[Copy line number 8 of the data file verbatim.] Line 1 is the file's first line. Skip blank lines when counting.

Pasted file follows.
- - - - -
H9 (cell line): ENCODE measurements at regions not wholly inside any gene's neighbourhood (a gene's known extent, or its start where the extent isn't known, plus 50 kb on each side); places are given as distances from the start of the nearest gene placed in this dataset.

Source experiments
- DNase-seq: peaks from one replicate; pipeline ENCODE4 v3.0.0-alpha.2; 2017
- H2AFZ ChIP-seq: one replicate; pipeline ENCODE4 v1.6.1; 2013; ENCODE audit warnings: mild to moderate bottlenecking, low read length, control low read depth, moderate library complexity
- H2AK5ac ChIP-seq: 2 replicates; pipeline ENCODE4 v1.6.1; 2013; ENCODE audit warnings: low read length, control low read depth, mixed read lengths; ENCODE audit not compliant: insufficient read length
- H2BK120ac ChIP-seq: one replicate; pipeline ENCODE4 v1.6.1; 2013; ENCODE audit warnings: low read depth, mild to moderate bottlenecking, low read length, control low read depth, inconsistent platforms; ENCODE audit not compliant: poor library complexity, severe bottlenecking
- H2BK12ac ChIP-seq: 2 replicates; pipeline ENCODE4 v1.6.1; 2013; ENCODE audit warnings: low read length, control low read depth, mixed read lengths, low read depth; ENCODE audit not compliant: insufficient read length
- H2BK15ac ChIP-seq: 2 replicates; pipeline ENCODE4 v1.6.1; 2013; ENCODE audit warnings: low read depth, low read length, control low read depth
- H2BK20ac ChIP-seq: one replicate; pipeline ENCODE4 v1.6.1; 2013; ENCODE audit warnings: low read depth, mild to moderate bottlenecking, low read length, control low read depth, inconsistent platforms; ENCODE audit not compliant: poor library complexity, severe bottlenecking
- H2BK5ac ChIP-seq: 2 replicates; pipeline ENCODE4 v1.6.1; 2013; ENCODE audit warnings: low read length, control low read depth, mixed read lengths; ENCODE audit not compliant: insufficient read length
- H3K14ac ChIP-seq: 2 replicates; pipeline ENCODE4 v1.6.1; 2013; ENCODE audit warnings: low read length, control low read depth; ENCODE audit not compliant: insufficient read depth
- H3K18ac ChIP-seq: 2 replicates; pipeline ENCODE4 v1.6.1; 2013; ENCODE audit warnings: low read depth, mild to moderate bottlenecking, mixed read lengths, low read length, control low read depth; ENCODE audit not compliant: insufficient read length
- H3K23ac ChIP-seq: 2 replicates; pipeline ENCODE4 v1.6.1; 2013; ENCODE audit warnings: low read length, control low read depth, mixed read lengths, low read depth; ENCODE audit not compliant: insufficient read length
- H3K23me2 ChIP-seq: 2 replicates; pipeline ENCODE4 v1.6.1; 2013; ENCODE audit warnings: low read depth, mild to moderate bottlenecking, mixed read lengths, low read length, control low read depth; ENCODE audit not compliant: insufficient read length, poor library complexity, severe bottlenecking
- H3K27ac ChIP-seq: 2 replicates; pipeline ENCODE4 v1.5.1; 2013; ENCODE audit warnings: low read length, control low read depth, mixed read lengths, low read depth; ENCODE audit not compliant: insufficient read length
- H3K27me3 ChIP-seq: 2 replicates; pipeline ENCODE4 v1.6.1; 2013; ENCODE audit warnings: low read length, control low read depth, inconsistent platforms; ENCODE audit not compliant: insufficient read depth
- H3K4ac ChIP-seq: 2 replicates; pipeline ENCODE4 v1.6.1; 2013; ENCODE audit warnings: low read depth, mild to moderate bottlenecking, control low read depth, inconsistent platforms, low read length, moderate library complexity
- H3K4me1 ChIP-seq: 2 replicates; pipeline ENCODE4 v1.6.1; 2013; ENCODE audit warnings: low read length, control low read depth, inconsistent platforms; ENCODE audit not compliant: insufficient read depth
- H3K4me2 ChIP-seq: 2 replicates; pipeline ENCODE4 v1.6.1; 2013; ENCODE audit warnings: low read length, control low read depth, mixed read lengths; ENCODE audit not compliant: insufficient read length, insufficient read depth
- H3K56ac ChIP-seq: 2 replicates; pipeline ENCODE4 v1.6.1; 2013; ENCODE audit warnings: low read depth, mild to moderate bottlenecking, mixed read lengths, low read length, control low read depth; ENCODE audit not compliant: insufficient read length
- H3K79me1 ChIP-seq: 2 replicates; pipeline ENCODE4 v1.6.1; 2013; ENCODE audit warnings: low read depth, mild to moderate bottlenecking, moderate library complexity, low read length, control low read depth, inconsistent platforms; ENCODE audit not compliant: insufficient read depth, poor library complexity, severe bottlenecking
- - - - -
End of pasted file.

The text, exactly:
- H2BK15ac ChIP-seq: 2 replicates; pipeline ENCODE4 v1.6.1; 2013; ENCODE audit warnings: low read depth, low read length, control low read depth